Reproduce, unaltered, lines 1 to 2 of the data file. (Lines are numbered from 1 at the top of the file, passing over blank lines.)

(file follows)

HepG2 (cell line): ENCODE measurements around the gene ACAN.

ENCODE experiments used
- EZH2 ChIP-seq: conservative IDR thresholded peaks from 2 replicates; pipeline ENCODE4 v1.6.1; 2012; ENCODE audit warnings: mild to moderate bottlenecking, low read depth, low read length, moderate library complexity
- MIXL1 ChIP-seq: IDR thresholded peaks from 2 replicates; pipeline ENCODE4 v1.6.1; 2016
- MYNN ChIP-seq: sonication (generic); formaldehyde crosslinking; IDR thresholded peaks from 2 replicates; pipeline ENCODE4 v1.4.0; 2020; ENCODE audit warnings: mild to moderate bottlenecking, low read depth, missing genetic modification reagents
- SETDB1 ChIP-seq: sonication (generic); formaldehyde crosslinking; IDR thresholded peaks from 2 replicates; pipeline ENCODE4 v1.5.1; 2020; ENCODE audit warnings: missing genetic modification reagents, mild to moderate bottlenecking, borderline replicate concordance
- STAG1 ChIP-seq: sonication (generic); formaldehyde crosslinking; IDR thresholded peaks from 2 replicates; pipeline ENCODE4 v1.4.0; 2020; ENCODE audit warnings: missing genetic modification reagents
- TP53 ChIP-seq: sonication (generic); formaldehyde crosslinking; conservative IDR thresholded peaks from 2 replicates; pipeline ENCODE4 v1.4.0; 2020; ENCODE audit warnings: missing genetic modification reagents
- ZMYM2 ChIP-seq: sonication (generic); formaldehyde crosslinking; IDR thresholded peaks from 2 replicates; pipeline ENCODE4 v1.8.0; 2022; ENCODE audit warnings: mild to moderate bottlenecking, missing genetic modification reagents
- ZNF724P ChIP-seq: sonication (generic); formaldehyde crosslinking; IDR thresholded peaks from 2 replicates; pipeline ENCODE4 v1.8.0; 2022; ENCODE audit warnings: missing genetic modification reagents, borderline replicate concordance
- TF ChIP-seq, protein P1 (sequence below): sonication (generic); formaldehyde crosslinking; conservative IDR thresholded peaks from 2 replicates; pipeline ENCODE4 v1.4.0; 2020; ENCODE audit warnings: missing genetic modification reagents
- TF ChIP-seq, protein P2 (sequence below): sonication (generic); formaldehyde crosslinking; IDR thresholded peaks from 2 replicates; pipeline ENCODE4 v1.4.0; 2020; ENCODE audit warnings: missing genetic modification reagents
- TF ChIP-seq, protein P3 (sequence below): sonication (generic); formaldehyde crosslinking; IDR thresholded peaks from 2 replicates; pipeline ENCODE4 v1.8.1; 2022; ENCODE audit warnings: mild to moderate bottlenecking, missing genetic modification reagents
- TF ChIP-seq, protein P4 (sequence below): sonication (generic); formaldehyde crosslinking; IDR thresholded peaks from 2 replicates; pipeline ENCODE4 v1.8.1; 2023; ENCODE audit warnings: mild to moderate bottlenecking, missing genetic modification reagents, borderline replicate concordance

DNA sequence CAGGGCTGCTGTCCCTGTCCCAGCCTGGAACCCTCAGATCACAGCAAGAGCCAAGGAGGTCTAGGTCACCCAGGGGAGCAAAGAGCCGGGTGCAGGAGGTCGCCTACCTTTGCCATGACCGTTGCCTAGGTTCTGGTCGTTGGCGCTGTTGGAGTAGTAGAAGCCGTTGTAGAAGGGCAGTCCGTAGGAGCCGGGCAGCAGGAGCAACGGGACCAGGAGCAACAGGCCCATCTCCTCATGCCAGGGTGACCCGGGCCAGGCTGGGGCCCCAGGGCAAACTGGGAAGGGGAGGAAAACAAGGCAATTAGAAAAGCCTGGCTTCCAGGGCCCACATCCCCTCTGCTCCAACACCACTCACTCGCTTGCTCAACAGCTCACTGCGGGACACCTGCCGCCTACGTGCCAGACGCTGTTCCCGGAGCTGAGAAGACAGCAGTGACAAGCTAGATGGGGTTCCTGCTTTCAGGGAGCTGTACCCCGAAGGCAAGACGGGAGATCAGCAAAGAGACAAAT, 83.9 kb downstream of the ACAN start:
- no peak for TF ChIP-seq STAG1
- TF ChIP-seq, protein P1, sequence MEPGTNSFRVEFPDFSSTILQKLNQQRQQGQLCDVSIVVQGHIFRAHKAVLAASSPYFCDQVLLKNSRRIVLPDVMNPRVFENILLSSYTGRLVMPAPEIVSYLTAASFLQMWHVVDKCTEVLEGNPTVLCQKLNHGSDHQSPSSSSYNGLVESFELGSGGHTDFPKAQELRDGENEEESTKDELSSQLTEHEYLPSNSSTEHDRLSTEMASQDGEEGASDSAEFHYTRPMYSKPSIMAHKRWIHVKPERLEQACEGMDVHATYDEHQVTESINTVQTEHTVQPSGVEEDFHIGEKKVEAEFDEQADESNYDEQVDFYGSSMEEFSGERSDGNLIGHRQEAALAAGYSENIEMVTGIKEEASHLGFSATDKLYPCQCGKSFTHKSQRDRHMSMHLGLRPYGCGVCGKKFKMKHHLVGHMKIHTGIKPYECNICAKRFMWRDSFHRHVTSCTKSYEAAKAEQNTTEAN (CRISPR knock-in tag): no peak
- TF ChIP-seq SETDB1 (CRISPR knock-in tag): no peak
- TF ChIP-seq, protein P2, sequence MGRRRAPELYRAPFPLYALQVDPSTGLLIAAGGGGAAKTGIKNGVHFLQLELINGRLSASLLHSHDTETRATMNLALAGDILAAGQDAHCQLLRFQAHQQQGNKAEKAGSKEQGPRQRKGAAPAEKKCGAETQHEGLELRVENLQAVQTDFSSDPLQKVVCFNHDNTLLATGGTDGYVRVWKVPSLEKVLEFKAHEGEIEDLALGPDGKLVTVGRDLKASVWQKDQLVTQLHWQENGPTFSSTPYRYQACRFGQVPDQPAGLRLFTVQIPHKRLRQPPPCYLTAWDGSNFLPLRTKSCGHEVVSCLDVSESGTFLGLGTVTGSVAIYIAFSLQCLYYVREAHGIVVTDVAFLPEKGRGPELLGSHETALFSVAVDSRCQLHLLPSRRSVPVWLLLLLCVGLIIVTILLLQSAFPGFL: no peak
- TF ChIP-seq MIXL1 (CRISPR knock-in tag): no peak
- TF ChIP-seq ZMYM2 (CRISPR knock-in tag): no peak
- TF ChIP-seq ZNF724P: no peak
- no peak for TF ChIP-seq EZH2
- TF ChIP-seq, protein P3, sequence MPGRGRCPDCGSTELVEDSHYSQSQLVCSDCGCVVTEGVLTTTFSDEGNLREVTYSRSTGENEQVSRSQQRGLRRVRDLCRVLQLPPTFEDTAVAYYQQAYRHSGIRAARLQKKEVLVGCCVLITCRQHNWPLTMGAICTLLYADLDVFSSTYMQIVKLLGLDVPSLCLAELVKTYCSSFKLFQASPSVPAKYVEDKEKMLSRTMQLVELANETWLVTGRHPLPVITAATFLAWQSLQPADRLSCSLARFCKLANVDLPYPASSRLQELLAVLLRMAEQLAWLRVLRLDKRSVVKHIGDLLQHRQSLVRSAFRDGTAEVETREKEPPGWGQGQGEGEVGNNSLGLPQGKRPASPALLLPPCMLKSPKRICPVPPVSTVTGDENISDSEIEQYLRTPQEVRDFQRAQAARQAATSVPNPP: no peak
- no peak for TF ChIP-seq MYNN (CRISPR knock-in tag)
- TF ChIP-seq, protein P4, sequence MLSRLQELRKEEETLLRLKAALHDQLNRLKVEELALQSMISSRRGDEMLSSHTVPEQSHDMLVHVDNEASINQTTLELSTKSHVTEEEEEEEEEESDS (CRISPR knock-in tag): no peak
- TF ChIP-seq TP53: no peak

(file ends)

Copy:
HepG2 (cell line): ENCODE measurements around the gene ACAN.

ENCODE experiments used